If painful experience has taught us to take politicians’ pre-election promises with a pinch of salt, what do we make of the pledges made by party leadership candidates, which aren’t even recorded for posterity in a manifesto we can scrutinise later on? Bear that thought in mind this autumn as you ponder what impact prime minister Boris Johnson might have on your finances.
When is a closed-ended fund not a closed-ended fund? That’s not meant to be the set-up line for an esoteric joke aimed at investment trust enthusiasts; rather it is a question to provoke some thought in the wake of the Woodford furore.
The world’s biggest technology companies are making plays for a share of the healthcare market. Apple, Google, Amazon and their rivals believe new technologies have the potential to transform healthcare, just as they have underpinned the growth of these big-tech companies themselves over the past two decades.
The bottom-fishers smell an opportunity. Woodford Patient Capital (WPCT) was the most-bought investment trust on interactive investor’s web platform during June, as bargain-hunters sought to cash in on its plummeting rating. But will the opportunists make a killing – and should you join them? Or will Patient Capital’s new shareholders rue the day they ignored that old stockmarket adage about never trying to catch a falling knife?
Politics is a parochial pursuit – on both sides of the argument. It’s easy enough to characterise those overcome by Brexit fervour as narrow-minded and insular: their desire for a more extreme form of departure from the EU than any referendum campaigner ever envisaged speaks for itself. Yet those who describe the potential for a no-deal Brexit as the most serious threat in our time to the UK’s economic prosperity are just as blinkered in their own way: there are any number of scarier risks that presage more substantial damage.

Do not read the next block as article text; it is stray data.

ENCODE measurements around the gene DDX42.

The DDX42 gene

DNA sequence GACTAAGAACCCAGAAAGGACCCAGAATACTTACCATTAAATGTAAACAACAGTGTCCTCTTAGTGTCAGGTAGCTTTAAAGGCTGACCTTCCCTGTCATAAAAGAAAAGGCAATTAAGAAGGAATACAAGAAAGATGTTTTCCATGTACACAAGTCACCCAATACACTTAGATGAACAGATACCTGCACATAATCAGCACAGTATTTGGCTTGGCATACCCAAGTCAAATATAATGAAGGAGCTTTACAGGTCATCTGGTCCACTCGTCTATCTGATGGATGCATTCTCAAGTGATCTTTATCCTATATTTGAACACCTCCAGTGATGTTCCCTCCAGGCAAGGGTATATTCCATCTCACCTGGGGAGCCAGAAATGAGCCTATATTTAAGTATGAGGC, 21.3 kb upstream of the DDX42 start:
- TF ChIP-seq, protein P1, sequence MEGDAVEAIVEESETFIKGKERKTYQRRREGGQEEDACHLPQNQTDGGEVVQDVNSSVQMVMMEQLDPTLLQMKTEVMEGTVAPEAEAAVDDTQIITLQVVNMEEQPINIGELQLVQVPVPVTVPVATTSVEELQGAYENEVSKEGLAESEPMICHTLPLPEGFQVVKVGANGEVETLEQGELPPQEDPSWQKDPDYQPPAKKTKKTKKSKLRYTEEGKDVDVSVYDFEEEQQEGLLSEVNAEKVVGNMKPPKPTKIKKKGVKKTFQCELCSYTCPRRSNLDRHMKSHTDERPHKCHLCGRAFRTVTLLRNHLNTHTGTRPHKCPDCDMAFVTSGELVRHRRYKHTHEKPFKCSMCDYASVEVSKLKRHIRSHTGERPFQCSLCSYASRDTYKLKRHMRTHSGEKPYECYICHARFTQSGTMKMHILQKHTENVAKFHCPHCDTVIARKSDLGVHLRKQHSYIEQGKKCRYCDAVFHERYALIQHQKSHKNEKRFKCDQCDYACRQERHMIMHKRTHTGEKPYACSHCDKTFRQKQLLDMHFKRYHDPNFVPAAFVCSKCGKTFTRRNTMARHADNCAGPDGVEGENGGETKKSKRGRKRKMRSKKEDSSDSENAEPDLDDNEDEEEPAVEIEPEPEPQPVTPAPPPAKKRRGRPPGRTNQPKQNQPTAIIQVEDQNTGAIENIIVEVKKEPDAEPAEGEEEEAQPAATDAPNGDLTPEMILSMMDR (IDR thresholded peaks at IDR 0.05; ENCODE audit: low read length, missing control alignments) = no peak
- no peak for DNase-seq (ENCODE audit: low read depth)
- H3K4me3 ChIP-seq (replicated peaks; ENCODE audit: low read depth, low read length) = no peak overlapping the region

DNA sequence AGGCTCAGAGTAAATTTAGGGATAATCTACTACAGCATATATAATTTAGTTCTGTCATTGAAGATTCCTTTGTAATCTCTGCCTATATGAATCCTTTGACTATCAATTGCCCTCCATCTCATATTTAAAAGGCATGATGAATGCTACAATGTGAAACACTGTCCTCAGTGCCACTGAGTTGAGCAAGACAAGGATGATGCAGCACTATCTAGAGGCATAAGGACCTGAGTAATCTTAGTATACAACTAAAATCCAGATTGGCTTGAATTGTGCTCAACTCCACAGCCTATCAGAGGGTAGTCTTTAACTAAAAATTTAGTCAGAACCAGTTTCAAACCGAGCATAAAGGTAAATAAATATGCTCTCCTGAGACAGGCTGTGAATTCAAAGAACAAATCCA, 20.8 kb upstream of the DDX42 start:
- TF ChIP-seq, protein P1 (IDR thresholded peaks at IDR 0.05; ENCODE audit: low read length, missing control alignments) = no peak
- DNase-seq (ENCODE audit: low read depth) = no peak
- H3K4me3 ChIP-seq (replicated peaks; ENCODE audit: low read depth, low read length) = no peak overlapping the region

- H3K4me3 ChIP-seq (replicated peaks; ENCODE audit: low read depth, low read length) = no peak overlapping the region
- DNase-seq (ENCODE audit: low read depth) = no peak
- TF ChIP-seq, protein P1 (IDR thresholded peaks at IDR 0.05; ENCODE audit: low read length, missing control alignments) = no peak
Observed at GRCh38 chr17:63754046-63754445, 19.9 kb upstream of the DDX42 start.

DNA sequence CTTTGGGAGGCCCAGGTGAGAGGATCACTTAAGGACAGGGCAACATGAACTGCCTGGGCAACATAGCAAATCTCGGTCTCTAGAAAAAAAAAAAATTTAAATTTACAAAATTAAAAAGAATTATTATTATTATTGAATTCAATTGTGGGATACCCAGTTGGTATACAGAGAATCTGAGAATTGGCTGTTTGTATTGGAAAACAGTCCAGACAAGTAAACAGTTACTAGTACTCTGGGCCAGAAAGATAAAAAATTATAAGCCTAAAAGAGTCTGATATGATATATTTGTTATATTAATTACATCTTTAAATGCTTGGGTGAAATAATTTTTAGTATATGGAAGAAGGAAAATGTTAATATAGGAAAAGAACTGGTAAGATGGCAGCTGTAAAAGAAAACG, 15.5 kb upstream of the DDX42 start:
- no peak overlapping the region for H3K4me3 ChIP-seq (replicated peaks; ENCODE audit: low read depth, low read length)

Further rate cuts in bank rate alone might not be enough to bring inflation in line… the Bank of England remains committed to improving liquidity in credit markets that are not functionally normally.” So wrote Mervyn King, then governor of the Bank of England, to Alistair Darling, the chancellor of the exchequer, in March 2009. A decade later, the fallout from that letter is still being felt by ordinary Britons up and down the country.
Is the private equity industry about to trigger the next global financial crisis? For regulators whose job it is to keep a constant watch for looming risks to the financial system, the record levels of leveraged loans taken out by private equity-backed businesses are now causing real alarm.
What do you call a passive fund that isn’t so passive? If you’re a marketing guru charged with selling more asset management products, you come up with a scientific name and pitch your fund as a sophisticated new solution for the problems of our times. Meet the smart beta phenomenon.
Imagine returning home at the end of a long day in the office or a fortnight’s holiday to discover your house has prepared for your arrival. The lights switch on as you pull into the drive, the heating came on half an hour beforehand to warm the place up, and your security system deactivated when it recognised your car. The shopping has been delivered thanks to an automatic order placed by your fridge, and there’s some soothing music to welcome you as you unlock the front door.
Ask any stockmarket old hand for a few words of wisdom that investors should abide by and it won’t be long before you hear the phrase “run a profit, cut a loss”. Intuitively, that makes sense – why would you not cash out of an underperforming investment before your losses spiral, or hold on to a winner for as long as it keeps delivering?